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Author reveals the secret to achieving realistic goals.

Everybody loves a new year. It’s a bright, shiny, fresh, clean slate. A vista unblemished by mistakes or regrets. A brand-new chance to make Those Changes and accomplish Those Things we’ve been meaning to do forever. Yet, undermining all this glorious potential is the hidden truth we’re aware of even as we proclaim that this time we’ll really lose 20 pounds or get out of debt or finally launch that long-dreamed-of business: New Year’s resolutions are nothing more than fairy tales we grown-ups tell ourselves.


Currently, my wife and I are wrapped up with our “Adventures in Obamacare” as we plod our way through the sign-up process on healthcare.gov. Bronze, silver, gold and platinum plans make one feel almost Olympian. Since the “marketplace” of insurance providers for North Carolina consists solely of Blue Cross Blue Shield, it should have been named the “monopoly place” instead. If the number of typos in their literature are any indication, the Affordable Healthcare Act (AHA) has a way to go before it gets its act together.

At best, Obamacare is a flawed plan trying to fix a flawed system. Regulation and litigation are nowhere more evident than in the medical field. Some speak of preserving a free market in healthcare. The healthcare industry is hardly the product of a free market. What I see is a government controlled and corporate manipulated industry that has existed that way for some time now.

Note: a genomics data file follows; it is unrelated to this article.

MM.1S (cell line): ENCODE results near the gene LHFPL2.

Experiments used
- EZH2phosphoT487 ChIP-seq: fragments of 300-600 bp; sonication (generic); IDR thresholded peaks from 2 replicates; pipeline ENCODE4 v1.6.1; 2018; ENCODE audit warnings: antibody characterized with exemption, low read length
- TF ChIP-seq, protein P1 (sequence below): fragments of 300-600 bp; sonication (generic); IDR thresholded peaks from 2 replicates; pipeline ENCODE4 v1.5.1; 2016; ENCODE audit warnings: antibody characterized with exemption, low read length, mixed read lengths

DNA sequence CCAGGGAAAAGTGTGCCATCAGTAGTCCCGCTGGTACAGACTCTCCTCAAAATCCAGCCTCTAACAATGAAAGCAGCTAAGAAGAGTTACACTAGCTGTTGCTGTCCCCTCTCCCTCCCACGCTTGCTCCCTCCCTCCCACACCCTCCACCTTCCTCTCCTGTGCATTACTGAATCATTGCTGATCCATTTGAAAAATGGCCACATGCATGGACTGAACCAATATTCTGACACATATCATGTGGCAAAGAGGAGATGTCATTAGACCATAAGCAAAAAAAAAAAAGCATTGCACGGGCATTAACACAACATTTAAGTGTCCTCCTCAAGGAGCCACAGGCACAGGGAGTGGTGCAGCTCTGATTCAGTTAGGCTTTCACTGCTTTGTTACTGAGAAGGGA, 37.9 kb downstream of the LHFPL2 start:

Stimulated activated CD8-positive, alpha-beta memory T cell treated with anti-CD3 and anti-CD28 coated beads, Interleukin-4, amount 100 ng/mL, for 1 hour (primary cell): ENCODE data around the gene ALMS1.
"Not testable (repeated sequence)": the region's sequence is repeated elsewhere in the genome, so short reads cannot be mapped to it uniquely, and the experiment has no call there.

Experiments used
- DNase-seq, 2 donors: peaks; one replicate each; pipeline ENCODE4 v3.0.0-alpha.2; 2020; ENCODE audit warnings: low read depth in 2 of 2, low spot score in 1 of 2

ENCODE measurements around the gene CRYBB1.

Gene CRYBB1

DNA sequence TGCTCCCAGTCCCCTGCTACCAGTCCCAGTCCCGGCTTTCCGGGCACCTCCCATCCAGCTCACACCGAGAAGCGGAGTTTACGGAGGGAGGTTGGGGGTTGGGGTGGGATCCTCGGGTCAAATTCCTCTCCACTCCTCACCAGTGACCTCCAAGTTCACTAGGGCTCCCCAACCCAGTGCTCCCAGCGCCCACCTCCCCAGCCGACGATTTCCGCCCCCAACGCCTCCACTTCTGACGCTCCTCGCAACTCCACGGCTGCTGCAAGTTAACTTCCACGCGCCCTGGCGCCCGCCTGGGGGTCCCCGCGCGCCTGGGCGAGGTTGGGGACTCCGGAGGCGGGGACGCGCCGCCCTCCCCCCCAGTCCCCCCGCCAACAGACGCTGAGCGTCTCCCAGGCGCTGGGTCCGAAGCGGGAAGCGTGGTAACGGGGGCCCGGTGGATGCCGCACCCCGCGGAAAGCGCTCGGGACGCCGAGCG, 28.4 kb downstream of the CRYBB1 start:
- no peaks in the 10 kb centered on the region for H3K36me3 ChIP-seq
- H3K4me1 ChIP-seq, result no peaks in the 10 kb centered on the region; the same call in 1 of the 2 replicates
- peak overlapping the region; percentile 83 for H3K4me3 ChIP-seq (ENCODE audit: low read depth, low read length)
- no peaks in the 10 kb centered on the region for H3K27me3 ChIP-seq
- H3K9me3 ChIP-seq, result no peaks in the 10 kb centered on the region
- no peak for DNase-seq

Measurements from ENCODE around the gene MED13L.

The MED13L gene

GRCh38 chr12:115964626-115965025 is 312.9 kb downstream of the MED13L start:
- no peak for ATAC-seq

“No power on earth has a right to take our property from us without our consent.” - John Jay, first Chief Justice of the United States

If the government can tell you what you can and cannot do within the privacy of your home, whether it relates to what you eat, what you smoke or whom you love, you no longer have any rights whatsoever within your home.

If government officials can fine and arrest you for growing vegetables in your front yard, praying with friends in your living room, installing solar panels on your roof, and raising chickens in your backyard, you’re no longer the owner of your property. If school officials can punish your children for what they do or say while at home or in your care, your children are not your own—they are the property of the state.


Hoping to alleviate ongoing confusion arising from political correctness over the do’s and don’ts of celebrating Christmas in schools, workplaces and elsewhere, The Rutherford Institute has issued its “Twelve Rules of Christmas” guidelines. Over the years, The Rutherford Institute (TRI) has been contacted by parents and teachers alike complaining about schools changing their Christmas concerts to “winter holiday programs” and renaming Christmas “winter festival” or cancelling holiday celebrations altogether to avoid offending those who do not celebrate the various holidays.

“When I was a child in the 1950s, the magic of Christmas, which hinges on the spiritual nature of the holidays, was promoted in the schools. We sang Christmas carols in the classroom. There were cutouts of the Nativity scene on the bulletin board, along with the smiling, chubby face of Santa and Rudolph. We were all acutely aware that Christmas was more than a season to receive — it was a special time to give as well,” said John W. Whitehead, president of The Rutherford Institute.


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